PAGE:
As a former Soviet republic, Ukraine has been on a journey to establish itself as a democratic state with a vibrant market economy. The United States is committed to supporting this effort and strengthening the country’s alliance with Europe and NATO.
The United States established diplomatic relations with Ukraine in 1991, shortly after the collapse of the Soviet Union. Since then, the country has pursued a vision of aligning with Western institutions while balancing deep internal divisions.
Ukraine has a unique opportunity to strengthen its democracy, build a prosperous and secure economy, and create an environment in which the rights of all citizens are fully respected and protected. Ukraine needs the United States’ unwavering support and resolve as it defends its sovereignty against Russia’s continuing aggression.
Ukrainians are a diverse group with many beliefs, cultures and traditions. Although a majority are Orthodox Christian or Eastern rite (Greek) Catholic, the country is home to Protestants, Jews, Muslims and adherents of other faiths. Ukraine has an exceptionally rich and varied culture – from the magnificent edifices of Kievan Rus Cathedral and the golden-domed St Sophia Cathedral, both included in UNESCO’s World Heritage List, to more modern forms of artistic expression such as embroidery and pysanky (wax-resist decorated Easter eggs).
Like other European countries, traditional Ukrainian food overlaps with neighboring regional cuisines, including those of Central and Eastern Europe. Popular dishes include borscht (the sometimes difficult-to-pin-down beet soup) and varennyky (pirogies, dumplings with any number of possible savory or sweet fillings). Breads are also common, as are pickled and fermented foods such as dill and sauerkraut, garlicky cured pork fat called salo, and ground meat kotleti with mashed potatoes.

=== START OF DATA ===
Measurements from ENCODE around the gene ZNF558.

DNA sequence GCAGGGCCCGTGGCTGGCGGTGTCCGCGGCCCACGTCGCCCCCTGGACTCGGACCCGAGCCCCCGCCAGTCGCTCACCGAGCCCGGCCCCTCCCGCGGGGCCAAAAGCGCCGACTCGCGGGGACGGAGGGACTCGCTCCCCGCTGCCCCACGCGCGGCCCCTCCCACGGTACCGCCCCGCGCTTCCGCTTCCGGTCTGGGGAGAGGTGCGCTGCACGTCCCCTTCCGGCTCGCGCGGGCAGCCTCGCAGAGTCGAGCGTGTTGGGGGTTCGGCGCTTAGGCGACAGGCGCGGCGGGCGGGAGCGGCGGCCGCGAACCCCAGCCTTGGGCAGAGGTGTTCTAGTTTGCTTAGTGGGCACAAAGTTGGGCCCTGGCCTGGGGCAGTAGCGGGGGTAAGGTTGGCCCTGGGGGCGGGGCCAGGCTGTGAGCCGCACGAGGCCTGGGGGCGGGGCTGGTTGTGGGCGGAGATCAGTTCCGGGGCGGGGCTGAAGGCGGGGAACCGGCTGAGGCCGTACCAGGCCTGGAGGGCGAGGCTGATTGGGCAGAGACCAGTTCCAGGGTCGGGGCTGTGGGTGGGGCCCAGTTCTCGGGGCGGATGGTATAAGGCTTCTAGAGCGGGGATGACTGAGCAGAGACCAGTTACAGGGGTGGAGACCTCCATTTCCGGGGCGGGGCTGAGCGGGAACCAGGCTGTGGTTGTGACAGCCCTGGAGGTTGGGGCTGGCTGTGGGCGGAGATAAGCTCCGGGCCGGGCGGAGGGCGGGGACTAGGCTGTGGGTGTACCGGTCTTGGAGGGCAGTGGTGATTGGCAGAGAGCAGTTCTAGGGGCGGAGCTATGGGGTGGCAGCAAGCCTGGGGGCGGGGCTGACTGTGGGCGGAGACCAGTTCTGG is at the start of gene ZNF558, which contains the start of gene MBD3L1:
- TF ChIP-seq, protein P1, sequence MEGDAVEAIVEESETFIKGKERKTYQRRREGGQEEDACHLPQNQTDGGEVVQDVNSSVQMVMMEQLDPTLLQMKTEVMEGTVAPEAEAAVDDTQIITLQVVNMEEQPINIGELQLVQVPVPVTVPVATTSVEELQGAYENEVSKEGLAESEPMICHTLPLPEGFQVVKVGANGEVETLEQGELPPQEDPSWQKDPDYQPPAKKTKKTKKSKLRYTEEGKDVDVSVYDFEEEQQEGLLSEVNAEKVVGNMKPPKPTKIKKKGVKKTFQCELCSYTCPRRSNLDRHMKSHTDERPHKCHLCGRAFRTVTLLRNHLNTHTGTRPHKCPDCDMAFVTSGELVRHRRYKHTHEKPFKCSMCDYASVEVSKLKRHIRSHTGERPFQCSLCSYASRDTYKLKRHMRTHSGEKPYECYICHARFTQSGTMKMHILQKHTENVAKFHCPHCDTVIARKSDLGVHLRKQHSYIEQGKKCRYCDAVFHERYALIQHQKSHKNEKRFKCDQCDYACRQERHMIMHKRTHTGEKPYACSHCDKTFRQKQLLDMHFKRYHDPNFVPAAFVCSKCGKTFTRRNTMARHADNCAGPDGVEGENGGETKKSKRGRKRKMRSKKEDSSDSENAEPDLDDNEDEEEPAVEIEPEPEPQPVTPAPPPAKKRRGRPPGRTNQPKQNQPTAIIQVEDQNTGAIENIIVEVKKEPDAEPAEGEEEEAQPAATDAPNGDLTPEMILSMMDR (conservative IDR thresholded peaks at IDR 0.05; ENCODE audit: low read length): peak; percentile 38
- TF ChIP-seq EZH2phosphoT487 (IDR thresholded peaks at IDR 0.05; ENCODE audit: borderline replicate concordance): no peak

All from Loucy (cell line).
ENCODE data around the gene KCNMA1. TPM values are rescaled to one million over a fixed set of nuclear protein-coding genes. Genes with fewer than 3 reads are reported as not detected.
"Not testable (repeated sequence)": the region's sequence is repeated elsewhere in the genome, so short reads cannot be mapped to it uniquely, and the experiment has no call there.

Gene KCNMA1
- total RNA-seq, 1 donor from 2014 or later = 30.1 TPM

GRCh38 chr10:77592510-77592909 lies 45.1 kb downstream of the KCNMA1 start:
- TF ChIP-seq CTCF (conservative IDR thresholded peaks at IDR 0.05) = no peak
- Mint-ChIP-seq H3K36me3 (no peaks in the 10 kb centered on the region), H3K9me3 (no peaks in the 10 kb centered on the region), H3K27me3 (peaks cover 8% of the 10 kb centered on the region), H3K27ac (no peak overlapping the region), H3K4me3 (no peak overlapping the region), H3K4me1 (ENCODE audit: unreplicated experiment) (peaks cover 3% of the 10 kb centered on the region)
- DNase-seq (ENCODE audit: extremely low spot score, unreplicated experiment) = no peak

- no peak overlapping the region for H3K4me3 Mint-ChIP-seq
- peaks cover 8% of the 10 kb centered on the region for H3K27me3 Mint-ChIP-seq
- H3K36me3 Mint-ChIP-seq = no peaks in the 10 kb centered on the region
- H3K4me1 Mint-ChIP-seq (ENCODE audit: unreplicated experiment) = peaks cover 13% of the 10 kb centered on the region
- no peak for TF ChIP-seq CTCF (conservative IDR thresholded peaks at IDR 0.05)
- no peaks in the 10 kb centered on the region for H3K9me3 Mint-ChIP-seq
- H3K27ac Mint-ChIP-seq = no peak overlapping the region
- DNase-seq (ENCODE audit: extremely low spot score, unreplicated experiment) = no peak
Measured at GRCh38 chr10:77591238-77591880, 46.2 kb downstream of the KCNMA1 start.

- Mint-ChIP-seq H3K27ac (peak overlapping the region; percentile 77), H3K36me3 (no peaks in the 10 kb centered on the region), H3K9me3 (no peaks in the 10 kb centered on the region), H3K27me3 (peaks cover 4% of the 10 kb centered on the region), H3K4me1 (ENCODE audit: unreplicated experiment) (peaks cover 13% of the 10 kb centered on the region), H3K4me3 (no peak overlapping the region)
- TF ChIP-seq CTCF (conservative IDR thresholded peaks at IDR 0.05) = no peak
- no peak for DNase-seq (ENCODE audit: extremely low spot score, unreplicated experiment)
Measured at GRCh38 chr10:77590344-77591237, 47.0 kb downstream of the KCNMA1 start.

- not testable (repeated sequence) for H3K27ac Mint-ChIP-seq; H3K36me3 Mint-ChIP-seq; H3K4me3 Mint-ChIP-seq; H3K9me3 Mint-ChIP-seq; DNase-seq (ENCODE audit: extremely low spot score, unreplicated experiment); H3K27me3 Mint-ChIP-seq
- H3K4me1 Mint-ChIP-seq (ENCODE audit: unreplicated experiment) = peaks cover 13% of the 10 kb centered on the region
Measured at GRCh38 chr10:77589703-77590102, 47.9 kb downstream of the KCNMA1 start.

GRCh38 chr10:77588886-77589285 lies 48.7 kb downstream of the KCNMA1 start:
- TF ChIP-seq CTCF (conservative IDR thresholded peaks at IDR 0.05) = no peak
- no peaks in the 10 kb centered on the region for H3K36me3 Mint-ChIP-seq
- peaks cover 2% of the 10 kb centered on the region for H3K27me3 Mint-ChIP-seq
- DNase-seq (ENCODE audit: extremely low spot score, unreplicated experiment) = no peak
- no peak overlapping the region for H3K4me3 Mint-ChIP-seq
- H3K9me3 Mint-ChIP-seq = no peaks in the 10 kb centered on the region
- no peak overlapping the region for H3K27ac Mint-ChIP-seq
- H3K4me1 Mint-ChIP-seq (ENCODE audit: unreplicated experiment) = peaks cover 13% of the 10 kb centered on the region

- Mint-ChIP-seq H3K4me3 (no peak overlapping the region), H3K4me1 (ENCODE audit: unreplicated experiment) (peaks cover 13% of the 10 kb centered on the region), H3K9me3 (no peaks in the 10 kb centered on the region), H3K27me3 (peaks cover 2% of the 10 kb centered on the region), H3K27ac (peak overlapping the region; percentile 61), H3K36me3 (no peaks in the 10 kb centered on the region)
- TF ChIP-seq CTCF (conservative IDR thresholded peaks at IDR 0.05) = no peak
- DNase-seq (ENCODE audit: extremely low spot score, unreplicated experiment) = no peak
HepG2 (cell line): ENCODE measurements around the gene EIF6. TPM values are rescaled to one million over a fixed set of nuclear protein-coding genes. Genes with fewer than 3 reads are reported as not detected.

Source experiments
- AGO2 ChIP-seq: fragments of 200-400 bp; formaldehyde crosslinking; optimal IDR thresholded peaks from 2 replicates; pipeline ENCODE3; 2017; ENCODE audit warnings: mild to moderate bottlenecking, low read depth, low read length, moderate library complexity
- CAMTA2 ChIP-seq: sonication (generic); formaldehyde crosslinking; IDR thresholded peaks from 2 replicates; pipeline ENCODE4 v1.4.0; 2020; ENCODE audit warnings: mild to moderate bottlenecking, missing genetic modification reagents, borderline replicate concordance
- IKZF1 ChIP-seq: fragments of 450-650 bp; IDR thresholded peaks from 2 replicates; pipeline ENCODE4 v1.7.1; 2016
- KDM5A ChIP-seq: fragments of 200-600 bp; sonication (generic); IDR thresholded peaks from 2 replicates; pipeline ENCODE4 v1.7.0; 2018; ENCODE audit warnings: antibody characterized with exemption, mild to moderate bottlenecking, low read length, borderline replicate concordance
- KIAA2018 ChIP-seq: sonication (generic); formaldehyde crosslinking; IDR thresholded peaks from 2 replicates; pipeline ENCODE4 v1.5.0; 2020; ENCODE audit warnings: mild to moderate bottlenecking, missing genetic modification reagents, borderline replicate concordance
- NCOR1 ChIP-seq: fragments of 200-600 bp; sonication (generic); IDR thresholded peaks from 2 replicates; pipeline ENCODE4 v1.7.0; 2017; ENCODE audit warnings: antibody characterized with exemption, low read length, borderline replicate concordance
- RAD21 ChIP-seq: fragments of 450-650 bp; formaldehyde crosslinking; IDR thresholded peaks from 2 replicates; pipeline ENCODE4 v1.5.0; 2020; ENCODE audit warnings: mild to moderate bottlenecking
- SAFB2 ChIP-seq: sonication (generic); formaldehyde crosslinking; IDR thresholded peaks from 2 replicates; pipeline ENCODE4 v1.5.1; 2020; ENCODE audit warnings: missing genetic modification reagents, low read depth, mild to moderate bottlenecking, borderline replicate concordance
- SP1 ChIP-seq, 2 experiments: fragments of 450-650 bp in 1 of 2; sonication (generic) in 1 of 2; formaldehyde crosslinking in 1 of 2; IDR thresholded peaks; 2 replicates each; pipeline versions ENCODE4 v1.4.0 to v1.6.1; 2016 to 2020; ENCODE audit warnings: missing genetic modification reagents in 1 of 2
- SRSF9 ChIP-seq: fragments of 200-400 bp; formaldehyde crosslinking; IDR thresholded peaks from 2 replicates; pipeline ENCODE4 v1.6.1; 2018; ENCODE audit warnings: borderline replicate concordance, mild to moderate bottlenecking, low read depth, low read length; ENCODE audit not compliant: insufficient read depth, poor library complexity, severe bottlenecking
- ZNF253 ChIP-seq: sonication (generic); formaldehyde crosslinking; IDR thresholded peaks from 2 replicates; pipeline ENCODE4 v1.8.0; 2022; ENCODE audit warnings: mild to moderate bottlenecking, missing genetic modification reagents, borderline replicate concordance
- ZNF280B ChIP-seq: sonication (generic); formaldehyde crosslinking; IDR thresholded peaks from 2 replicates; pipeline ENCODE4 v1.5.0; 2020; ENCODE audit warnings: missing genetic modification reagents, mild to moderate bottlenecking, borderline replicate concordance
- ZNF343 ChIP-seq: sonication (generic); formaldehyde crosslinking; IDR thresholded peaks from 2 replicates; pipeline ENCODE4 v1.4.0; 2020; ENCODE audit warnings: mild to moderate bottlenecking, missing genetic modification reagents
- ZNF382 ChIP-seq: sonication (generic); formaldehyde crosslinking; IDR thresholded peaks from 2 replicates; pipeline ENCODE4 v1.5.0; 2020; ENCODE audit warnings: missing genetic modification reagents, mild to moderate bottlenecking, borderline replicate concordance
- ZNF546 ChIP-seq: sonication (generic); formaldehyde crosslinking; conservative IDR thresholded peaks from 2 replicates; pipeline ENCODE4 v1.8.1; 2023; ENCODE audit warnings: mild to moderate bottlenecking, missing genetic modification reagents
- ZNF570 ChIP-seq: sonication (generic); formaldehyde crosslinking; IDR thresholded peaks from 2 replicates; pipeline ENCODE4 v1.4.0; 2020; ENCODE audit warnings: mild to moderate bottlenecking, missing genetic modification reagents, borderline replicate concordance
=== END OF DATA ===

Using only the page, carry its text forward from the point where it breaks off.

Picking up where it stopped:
Mlyntsi (thin, leavened pancakes) are a staple throughout the country. They can be served savory for breakfast or lunch, with sour cream and caviar, or as a dessert paired with fruit preserves. Stuffed versions of mlyntsi, known as nalysynky, can be made with cottage cheese, stewed cabbage, mushrooms, hard-boiled eggs or other ingredients.
For those who want to try some Ukrainian fare at home, there are a number of restaurants that specialize in traditional recipes. Among them are Katya’s, which is located in a former Soviet bakery and offers brunch, lunch, dinner and dessert, including such items as borscht, holuptsi (cabbage rolls) and baklazhani (eggplant salad). Also try pirozhki, baked or fried buns that can be filled with cabbage and mushroom, beef and chicken, or spinach and cheese. Desserts are also plentiful and include nut and poppy seed torte, Kyiv cake, zhele (jellied fruits) and varennya (whole fruit preserves cooked in sugar syrup).